Sunday March 6, 2016
The scene outside (and inside) the ship by the gangway is confused. The ship has arrived late -- by nearly one half hour. Held up by thick fog. We find our driver and our guide right away and we are off. First thing that I notice is that our driver is a big fan of unnecessary/preventative beeping. He is a cautious driver (seems to be overly conscious of our speed which makes me wonder, "Are we avoiding an encounter with the police for some reason?"). He is also one of those herky-jerky types who alternates between vigorous acceleration and braking with very little time spent in between. This is one of R's pet peeves.
The houses and stores are mostly tall and narrow. Their concrete construction with European embellishments remind me of Mexico. It's a style I think of as "tropical concrete" and it's especially prevalent in areas where there are typhoons or hurricanes.
Our guide tells us that the country is still Communist and this comes as a surprise to me. It certainly doesn't seem communist but I suppose it's the old "communism with capitalist features".
There is lots of road construction to and from our destination -- Hue which was was the last capitol from 1802-1945. The road is just so-so with lots of local traffic. There seem to be different road rules here as our blinker gets turned on and off seemingly at random.
Our guide's voice is not very expressive but he is knowledgable. He is especially good for us because he gives us brief comments that are to the point and then he lets us do our own thing (wander off, take photos, etc.) Our first stop is a royal burial park. Later we visit the imperial city. Both are well worth the visit.
Lunch is at a French restaurant that predictably is chockablock with French speaking tourists. Even so, we pass a nice lunch there as it had atmosphere, good air circulation and tasty food. Back in the car, we all decide, "Let's go back to ship".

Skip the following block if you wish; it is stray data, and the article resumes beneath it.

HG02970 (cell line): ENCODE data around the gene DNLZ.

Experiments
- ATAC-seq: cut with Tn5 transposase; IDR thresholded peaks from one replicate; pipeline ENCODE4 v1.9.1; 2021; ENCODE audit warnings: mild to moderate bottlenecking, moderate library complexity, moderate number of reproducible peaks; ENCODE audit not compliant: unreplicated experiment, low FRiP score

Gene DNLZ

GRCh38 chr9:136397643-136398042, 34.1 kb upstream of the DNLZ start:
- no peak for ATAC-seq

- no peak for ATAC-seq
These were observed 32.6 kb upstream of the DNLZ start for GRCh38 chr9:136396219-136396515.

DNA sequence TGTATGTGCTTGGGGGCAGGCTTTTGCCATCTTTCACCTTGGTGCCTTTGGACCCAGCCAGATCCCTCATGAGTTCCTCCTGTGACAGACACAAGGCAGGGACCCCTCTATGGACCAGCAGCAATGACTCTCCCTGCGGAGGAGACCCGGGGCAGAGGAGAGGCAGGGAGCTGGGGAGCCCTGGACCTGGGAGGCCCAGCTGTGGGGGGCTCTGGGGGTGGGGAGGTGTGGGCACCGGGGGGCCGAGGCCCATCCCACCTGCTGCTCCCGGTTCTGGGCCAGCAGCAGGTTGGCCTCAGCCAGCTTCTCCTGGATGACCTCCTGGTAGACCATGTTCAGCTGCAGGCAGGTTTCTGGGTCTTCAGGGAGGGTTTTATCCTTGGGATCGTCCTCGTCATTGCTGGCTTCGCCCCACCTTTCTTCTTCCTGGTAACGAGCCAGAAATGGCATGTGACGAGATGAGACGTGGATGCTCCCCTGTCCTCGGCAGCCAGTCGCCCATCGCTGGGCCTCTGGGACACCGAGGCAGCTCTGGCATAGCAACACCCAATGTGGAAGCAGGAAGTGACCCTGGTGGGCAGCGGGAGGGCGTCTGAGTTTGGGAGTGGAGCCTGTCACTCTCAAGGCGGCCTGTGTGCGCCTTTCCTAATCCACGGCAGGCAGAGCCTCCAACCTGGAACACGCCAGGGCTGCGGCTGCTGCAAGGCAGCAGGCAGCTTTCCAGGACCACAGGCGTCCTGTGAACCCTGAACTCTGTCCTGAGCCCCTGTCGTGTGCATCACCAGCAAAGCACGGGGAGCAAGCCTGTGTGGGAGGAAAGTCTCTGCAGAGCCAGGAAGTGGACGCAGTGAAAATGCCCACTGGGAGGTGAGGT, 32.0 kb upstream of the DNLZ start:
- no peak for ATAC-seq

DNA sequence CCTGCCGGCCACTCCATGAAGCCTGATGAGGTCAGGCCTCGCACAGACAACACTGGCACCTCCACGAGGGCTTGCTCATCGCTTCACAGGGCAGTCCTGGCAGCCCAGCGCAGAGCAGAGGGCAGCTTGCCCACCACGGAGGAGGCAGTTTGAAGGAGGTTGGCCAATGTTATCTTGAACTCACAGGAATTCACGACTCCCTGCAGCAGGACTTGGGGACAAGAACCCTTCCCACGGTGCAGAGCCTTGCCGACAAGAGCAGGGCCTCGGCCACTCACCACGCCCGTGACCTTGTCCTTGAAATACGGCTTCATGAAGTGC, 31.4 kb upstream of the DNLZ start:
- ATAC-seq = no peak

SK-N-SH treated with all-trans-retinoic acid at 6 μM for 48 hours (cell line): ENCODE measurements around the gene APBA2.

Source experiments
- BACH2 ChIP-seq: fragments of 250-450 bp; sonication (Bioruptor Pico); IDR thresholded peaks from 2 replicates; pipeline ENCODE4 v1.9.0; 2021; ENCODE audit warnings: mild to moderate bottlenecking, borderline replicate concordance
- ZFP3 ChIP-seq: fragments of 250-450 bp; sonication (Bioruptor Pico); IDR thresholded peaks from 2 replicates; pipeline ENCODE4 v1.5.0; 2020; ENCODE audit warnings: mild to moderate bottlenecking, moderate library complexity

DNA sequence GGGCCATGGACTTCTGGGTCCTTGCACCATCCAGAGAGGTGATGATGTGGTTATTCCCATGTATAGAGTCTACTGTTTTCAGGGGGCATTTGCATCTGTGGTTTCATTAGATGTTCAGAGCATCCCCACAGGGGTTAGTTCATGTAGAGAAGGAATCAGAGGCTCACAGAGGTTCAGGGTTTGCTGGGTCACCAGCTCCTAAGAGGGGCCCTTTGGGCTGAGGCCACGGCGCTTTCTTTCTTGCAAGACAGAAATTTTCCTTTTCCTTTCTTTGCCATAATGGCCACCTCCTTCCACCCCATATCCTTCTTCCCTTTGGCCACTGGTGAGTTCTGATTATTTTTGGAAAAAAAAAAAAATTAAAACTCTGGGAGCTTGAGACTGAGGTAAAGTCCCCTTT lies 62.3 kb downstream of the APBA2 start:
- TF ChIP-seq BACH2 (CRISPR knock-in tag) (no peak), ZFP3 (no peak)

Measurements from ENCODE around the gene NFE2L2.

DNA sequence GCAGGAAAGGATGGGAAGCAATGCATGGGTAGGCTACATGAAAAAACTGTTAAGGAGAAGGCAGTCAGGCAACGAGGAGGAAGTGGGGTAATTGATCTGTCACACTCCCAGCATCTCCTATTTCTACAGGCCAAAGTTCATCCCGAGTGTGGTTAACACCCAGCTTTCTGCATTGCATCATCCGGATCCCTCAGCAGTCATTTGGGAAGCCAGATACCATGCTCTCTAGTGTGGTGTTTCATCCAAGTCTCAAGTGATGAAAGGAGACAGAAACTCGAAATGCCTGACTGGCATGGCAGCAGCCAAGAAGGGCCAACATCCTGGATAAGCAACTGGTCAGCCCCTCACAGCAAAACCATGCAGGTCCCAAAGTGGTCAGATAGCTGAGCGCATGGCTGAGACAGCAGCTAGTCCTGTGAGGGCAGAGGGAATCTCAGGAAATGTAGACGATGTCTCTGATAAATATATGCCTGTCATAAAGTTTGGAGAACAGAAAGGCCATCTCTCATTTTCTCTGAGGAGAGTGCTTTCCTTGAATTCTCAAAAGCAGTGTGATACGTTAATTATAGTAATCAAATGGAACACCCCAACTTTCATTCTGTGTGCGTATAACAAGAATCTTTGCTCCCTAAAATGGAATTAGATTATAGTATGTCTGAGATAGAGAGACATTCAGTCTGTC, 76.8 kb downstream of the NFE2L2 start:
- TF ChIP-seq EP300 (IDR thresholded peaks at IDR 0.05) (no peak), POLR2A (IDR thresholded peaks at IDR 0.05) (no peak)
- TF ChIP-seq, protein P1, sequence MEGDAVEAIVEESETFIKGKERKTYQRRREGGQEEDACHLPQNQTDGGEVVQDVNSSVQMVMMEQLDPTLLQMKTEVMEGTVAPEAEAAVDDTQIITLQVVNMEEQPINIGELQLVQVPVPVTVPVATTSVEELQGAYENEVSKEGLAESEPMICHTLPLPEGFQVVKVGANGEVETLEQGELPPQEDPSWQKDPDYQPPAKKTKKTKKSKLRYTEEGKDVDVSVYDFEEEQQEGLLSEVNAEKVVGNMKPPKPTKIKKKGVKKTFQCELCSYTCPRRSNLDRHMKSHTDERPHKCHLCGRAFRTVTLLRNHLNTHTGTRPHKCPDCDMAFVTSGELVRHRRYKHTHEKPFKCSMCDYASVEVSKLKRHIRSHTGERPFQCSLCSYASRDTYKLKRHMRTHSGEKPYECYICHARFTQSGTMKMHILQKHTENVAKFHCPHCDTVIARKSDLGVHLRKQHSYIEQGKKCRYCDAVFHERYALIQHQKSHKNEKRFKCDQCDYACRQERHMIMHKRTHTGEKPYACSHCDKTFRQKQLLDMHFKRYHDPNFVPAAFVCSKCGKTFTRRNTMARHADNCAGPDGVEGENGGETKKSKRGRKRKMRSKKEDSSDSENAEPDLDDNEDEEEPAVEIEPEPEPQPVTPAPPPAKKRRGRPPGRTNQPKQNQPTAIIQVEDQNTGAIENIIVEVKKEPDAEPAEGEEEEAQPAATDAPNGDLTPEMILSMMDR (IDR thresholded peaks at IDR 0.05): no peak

On the two hour drive back to the ship I notice nobody seems to wear shorts here. They do however use lots of surgical masks. "Is this to avoid pollution?" I ask our guide. "No", he replies, it is to keep their skin fair. And that's when I notice that the women especially are covered from head to toe (literally) in order to avoid the sun. It looks awfully hot to me. It's funny how fair people tan to get darker while darker complected people cover up to stay light.
R asks "Do you have any music you could put on?" and now I am faced with the prospect of two hours of techno/dance/electronica music (in Vietnamese no less). Fortunately this was, in short order, changed to some pop drivel with a country (?!) feel and then later to nothing at all. Saved.
We see lots of Vietnamese flags flying on houses and alongside the roadside. A truckload of pigs passes in the other direction and I notice water buffaloes and cows in the rice paddies. "Amateur" fish farming is also taking place while elsewhere fishing nets are suspended on poles above (?) the water.
Our guide says something about a village nearby which was the scene of the Mai Lai massacre. "You're familiar with that?" he asks. "Yes, of course" we assure him but still it makes me wonder, "Was it really necessary to bring that up?"
We get back to the ship a little after four giving us time to rest before dinner. It's been a successful first day in Vietnam.